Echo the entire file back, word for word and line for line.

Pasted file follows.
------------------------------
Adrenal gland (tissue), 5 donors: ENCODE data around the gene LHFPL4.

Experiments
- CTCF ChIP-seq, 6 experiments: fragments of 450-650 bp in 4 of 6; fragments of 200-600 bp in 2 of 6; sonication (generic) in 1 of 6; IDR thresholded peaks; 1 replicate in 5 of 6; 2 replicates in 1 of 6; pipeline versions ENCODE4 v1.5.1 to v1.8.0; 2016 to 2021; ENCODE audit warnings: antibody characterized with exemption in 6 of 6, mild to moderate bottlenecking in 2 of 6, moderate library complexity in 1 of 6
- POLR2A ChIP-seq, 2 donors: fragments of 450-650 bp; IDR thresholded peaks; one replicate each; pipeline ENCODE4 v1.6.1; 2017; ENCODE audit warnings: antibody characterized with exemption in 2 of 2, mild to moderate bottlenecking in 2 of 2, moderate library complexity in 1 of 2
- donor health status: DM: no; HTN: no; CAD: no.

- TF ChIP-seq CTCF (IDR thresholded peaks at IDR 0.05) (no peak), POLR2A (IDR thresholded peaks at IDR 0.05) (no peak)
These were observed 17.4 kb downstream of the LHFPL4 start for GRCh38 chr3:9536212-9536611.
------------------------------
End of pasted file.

Adrenal gland (tissue), 5 donors: ENCODE data around the gene LHFPL4.

Experiments
- CTCF ChIP-seq, 6 experiments: fragments of 450-650 bp in 4 of 6; fragments of 200-600 bp in 2 of 6; sonication (generic) in 1 of 6; IDR thresholded peaks; 1 replicate in 5 of 6; 2 replicates in 1 of 6; pipeline versions ENCODE4 v1.5.1 to v1.8.0; 2016 to 2021; ENCODE audit warnings: antibody characterized with exemption in 6 of 6, mild to moderate bottlenecking in 2 of 6, moderate library complexity in 1 of 6
- POLR2A ChIP-seq, 2 donors: fragments of 450-650 bp; IDR thresholded peaks; one replicate each; pipeline ENCODE4 v1.6.1; 2017; ENCODE audit warnings: antibody characterized with exemption in 2 of 2, mild to moderate bottlenecking in 2 of 2, moderate library complexity in 1 of 2
- donor health status: DM: no; HTN: no; CAD: no.

- TF ChIP-seq CTCF (IDR thresholded peaks at IDR 0.05) (no peak), POLR2A (IDR thresholded peaks at IDR 0.05) (no peak)
These were observed 17.4 kb downstream of the LHFPL4 start for GRCh38 chr3:9536212-9536611.